In making transparencies we must be as particular in keeping the hypo, solution at a respectful distance, as we must be during the operation of toning prints. And this is best achieved by not mixing any hypo. until all the transparencies which are in hand are ready for fixing. Let the operations be conducted as follows.
In the first place clear the operating table of everything not actually required for the business in hand. On the operator's right hand let the gas-lamp be in readiness turned down to its very lowest. At the back of the table should stand the red lamp supported at a convenient height upon some form or stand. Immediately in front of it should be placed the developing dish, and a half plate ebonite one is the best for the purpose. It has the merit of having a flat bottom, and it is large enough to hold two plates side by side. This is a great convenience in transparency work, for the reason that sometimes through injudicious exposure a plate will require much persuasion before it will yield up a good image. It may remain in the developer for ten minutes or more without detriment, while other more obliging plates are being finished in the same dish.
At the left hand side of the developing dish should stand a large dish capable of holding a dozen or two lantern slides. This should be filled with a weak solution of alum and water. As each plate is developed, it should be washed well, and transferred to the alum bath. In this bath the plates can remain for many hours if required, without suffering any harm; of course they must not see daylight for they are still in a sensitive condition, but an occasional gleam of gaslight such as they would get while other plates are being exposed, will do them no harm whatever. If one plate is being exposed to light while another remains in the developing dish, the latter should be covered over with a piece of card or the lid of a cardboard plate box.
After all the plates of a batch are developed and in the alum bath, we can proceed to fix them in hypo. solution. This should be mixed freshly for the purpose. Indeed, it should be a standard rule with photographers to mix this salt freshly for whatever purpose it may be required. The soda is so cheap now-a-days that economy in its use need not be thought about.
The dish used for the fixing solution should be large enough to contain at least four lantern slides at one time. As each is cleared it may be rinsed and put back in the alum dish until all are so replaced. Then take the large dish to the sink, carefully empty away the alum and water, and let the tap run into it for some minutes, every now and then tilting up the dish as the water accumulates. Finally, let the plates remain in water for at least a couple of hours, and then proceed to examine them. If the iron developer has been used, a slight deposit of oxalate of lime may possibly be noticeable on the surface of the film, making it somewhat milky in appearance. This is often of such a superficial nature that it can be wiped off with a tuft of cotton wool, while the water from the tap is allowed to run upon the plate. But if the disease is of a deeper nature and seems to attack the body of the film, more energetic measures must be resorted to for its cure, Mix the following: -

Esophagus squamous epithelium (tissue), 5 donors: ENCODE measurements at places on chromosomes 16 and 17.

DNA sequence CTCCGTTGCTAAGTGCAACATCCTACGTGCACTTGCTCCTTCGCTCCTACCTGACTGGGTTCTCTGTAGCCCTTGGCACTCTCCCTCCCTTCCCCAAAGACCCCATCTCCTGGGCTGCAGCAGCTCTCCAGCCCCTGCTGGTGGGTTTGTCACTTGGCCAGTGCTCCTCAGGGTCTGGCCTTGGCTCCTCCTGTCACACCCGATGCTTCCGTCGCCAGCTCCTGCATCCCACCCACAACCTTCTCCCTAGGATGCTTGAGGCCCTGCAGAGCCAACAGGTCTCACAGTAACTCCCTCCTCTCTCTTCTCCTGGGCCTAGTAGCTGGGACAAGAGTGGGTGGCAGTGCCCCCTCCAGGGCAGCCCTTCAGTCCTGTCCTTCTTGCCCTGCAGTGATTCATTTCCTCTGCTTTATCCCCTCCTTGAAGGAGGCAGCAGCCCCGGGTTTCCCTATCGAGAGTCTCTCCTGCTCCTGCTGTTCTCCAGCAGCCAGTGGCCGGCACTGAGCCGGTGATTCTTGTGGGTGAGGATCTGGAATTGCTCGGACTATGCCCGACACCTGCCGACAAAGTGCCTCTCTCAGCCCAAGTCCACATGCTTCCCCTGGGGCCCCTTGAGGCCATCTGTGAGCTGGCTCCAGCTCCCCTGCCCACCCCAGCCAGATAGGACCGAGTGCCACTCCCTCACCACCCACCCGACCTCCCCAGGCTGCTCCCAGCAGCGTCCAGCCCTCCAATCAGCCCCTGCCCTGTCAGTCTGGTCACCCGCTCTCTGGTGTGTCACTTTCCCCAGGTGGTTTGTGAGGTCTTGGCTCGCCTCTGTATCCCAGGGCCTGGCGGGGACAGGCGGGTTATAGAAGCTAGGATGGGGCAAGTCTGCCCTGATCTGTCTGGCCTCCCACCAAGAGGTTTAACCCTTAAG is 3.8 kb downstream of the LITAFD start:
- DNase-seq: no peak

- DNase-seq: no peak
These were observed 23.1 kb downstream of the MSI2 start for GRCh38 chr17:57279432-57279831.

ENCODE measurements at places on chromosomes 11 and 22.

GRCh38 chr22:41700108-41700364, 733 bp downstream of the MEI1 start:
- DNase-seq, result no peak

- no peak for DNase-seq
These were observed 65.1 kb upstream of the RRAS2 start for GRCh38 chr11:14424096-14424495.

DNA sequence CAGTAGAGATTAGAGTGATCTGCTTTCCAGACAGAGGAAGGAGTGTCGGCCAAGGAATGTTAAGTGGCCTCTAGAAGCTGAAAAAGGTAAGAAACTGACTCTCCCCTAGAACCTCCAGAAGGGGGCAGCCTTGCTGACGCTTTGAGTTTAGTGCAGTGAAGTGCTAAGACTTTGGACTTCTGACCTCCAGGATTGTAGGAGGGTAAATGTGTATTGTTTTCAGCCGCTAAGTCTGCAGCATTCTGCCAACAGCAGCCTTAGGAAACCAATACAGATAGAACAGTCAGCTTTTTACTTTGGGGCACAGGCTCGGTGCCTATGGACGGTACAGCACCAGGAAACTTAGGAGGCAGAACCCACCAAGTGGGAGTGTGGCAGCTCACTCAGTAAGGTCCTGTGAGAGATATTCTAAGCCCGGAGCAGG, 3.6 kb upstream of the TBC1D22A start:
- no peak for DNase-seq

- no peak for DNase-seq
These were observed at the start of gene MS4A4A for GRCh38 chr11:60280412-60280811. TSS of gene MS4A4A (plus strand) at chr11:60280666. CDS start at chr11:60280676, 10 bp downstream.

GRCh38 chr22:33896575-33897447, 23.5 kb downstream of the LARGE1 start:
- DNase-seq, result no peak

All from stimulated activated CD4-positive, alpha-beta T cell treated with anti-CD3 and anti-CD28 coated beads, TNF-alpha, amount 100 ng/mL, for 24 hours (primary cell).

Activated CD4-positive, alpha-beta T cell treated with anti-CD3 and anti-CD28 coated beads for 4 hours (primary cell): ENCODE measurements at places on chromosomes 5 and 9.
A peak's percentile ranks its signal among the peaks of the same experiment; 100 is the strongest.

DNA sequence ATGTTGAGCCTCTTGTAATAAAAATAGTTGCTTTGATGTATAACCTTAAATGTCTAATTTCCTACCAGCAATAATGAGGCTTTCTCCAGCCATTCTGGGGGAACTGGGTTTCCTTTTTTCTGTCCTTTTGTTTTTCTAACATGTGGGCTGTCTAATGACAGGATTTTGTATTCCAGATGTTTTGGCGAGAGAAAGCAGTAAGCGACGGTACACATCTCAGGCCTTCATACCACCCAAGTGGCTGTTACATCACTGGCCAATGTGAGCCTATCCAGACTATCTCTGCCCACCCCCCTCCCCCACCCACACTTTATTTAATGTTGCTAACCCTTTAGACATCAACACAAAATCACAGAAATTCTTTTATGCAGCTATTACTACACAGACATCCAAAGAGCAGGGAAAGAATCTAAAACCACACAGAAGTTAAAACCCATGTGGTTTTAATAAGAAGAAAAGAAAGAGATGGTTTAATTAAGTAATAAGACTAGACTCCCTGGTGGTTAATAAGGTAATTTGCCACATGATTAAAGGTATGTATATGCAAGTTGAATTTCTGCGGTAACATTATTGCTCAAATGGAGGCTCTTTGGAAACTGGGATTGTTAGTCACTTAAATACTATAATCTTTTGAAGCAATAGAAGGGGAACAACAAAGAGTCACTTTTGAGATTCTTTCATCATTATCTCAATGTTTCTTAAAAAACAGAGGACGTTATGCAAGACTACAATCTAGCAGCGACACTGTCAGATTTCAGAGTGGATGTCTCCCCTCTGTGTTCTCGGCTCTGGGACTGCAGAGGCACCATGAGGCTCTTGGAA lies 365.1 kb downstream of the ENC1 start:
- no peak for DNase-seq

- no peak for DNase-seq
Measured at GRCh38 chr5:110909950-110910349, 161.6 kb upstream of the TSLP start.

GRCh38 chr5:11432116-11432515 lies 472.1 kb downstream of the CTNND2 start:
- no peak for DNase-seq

Saturated Solution of Alum ... 10 ounces. Sulphuric Acid ... ... ½ ounce.
Pour this mixture on and off the plate two or three times, and the milkiness will at once disappear. This strongly acid solution will have, with some plates, a tendency to cause them to frill, so that it must be used with caution. But in most cases the application of a tuft of cotton wool will do what is necessary. If the acid be used the plates must undergo another careful washing, but if not, they can be rinsed under a tap, and placed in a rack to dry spontaneously. On a fine day they will dry quickest in the open air, but should be placed in some situation where wind and dust cannot do them any injury.
In developing transparencies the all important point is to arrive at the proper amount of density. This amount must depend upon the purpose for which the transparency is required. For an ordinary lantern picture the development should be allowed to continue until the picture appears to be rather overdone. Its real density may be better judged by holding it up to the red lamp once or twice during development, and viewing it by transmitted light. If it does not appear deep enough, return it once more to the dish until the right amount of density is attained.
But the transparency may be wanted merely as a vehicle for obtaining another negative, or for enlarging purposes. In these cases the development must be carried to a much greater extent, and every bit of detail must be dragged out before the plate can be considered complete. The same rule must guide the operator, in his transparencies are intended for window decoration. These, it must be remembered, will be viewed when finished, by transmitted light, and can be therefore made very dense indeed. We may state in passing, that there is a very wide field open to the photographer in this direction. Good transparencies backed up with ground glass, and perhaps leaded together with a frame of tinted cathedral glass, have a splendid effect when used as door panels, fan-lights, or in ordinary windows.